“The center’s work will strive to meet the needs of leaders as we all adapt to changing needs and living out faith in a world post-pandemic. The way people choose to gather, the emphasis of the current moment and how Scripture interacts with those things, the adaptation of the church in the world today—these things are all informed by innovation and art,” says Annalise. “The work of future church is to specifically identify, gather, and share more broadly the innovations that are emerging in the church today. Much like in the early 1960s with the emergence of small group ministry, we are working to help ministries contextualize to their current environment and learn from other contexts to try new things, all to help faithfully steward the kingdom of God in the world today.”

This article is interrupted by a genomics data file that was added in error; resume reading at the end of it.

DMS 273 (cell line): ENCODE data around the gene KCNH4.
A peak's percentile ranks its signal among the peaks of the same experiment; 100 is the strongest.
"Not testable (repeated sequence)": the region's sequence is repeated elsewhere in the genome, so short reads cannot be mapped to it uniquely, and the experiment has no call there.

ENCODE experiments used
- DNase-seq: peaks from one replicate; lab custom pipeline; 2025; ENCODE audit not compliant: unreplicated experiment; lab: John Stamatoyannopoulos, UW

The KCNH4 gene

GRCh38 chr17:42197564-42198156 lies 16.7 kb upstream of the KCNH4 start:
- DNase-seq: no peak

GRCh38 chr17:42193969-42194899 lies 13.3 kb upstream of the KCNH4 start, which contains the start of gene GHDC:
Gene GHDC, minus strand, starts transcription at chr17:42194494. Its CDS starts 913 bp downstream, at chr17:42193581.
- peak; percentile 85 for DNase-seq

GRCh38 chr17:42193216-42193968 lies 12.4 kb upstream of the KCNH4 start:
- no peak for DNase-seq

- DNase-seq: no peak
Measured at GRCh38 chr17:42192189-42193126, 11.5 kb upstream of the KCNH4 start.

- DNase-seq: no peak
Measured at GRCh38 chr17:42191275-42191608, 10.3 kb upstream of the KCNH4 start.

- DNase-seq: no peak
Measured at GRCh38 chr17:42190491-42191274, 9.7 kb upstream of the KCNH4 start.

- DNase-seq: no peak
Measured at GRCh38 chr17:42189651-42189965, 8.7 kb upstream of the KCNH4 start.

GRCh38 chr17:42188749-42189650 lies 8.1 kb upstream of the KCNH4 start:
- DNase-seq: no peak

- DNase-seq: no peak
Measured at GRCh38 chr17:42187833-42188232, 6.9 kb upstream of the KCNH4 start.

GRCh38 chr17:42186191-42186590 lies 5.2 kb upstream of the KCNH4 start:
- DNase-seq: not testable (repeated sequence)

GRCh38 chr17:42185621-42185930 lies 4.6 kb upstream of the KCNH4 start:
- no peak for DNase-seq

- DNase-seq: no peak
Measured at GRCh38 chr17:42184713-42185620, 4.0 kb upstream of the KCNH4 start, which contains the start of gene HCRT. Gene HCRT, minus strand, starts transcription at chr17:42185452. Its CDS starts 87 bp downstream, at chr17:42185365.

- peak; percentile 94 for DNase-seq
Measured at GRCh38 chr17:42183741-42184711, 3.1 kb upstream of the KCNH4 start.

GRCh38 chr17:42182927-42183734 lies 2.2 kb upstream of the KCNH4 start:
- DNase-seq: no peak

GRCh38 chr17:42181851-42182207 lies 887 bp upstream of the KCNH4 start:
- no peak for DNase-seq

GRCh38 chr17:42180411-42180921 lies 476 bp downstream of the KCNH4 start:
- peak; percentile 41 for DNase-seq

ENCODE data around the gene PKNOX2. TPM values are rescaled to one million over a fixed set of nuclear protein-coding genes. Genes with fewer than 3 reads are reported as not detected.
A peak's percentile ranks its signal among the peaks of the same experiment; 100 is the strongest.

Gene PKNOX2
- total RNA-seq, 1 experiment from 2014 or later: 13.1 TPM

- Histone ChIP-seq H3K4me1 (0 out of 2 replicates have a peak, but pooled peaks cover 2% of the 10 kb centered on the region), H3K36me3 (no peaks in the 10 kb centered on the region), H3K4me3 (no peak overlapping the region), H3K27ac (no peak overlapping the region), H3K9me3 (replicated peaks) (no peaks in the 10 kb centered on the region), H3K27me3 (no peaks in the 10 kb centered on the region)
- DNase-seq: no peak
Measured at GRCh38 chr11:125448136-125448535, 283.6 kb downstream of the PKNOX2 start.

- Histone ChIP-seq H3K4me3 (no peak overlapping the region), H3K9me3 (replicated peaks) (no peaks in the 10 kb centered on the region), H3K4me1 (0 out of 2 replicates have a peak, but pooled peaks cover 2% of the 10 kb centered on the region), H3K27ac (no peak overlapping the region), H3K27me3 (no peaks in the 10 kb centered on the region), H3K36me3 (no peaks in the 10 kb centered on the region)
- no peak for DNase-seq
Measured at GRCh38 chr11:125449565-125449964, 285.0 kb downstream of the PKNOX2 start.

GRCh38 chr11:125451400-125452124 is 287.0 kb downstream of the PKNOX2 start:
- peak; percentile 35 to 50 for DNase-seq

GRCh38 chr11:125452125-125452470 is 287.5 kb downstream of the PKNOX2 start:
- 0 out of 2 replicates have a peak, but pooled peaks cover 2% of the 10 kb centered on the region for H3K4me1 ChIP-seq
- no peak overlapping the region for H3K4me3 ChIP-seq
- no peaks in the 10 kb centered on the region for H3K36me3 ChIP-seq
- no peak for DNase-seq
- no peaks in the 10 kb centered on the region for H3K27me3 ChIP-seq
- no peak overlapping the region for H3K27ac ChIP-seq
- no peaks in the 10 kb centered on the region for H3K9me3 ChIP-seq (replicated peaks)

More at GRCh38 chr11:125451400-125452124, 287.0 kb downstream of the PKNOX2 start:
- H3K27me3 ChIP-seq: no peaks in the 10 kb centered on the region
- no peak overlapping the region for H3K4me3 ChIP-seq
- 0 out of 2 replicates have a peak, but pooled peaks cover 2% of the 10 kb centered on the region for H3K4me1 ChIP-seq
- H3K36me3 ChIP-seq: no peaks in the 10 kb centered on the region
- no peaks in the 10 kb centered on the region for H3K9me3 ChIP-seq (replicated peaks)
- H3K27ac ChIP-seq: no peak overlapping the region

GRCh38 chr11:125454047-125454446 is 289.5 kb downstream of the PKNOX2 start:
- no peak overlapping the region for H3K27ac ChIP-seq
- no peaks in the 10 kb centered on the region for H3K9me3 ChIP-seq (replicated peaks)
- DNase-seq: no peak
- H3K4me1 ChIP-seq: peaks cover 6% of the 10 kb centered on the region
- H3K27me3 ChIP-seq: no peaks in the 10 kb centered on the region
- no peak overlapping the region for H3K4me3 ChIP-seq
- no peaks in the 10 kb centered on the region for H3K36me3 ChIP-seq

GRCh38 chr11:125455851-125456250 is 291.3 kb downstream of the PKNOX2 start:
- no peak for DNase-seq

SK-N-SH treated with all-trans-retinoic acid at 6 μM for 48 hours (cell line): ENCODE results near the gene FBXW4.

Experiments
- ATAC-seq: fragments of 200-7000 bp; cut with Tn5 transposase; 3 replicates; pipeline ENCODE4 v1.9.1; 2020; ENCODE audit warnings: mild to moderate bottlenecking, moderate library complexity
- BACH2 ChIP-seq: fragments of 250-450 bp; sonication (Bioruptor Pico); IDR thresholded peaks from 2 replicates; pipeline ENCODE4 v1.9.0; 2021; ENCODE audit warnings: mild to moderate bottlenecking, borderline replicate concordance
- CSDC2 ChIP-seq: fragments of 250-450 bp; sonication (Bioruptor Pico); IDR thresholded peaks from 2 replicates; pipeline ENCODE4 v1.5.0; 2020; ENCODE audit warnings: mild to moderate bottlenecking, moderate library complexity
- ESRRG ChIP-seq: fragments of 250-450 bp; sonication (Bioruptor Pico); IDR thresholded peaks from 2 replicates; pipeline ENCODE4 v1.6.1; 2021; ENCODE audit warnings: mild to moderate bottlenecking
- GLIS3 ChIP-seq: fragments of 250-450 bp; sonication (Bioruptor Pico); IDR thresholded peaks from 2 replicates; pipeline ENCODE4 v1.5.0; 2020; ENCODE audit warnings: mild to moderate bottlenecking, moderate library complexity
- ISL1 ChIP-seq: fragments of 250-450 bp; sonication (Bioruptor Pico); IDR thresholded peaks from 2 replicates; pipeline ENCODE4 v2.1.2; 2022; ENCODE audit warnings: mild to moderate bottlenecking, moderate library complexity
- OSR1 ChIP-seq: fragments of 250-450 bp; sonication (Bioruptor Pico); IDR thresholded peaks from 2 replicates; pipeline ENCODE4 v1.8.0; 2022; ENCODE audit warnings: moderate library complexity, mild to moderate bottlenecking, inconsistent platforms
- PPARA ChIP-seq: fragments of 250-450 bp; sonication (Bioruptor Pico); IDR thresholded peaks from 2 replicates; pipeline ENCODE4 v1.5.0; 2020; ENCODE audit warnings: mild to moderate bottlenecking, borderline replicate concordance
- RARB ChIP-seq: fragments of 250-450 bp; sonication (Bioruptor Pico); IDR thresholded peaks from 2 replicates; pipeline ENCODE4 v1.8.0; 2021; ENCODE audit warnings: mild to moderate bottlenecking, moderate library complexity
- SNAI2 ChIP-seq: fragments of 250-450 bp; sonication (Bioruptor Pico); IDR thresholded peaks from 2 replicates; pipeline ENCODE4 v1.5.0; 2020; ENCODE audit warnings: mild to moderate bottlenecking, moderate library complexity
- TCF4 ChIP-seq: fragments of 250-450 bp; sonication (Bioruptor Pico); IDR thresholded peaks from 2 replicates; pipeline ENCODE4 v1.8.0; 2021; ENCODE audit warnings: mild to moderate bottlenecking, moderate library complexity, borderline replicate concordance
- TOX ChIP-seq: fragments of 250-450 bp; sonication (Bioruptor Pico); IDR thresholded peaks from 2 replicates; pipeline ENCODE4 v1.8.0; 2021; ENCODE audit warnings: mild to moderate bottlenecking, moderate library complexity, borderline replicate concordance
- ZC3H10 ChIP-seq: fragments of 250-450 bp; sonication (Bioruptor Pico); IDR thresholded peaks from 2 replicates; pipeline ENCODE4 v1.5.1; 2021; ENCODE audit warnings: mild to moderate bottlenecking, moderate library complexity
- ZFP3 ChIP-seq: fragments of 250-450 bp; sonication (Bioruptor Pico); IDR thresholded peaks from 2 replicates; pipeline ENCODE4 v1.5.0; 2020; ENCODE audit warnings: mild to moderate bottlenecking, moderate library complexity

Pastor Jeremy Simpson
Supervisor of race relations and advocacy
Jeremy describes himself as a theologian and culture maker who believes that Christian communities should be a foretaste of the reconciled Kin-dom of God. He is a pastor, musician, speaker, consultant, and strategist who brings over 20 years of ministry and non-profit experience to his role as supervisor of race relations and advocacy. He is the CEO and founder of Pursuit Community, which builds reconciling, unified communities through diverse worship, and serves as a coach for diversity and inclusion with Western Michigan University’s campus ministries. Jeremy is certified in diversity and inclusion (Cornell University) and in urban pastoral ministry (Western Theological Seminary). He has previously served the RCA as a commissioned pastor and is currently pursuing a master’s in theological studies from Western Theological Seminary. Jeremy joined GSC staff on October 10.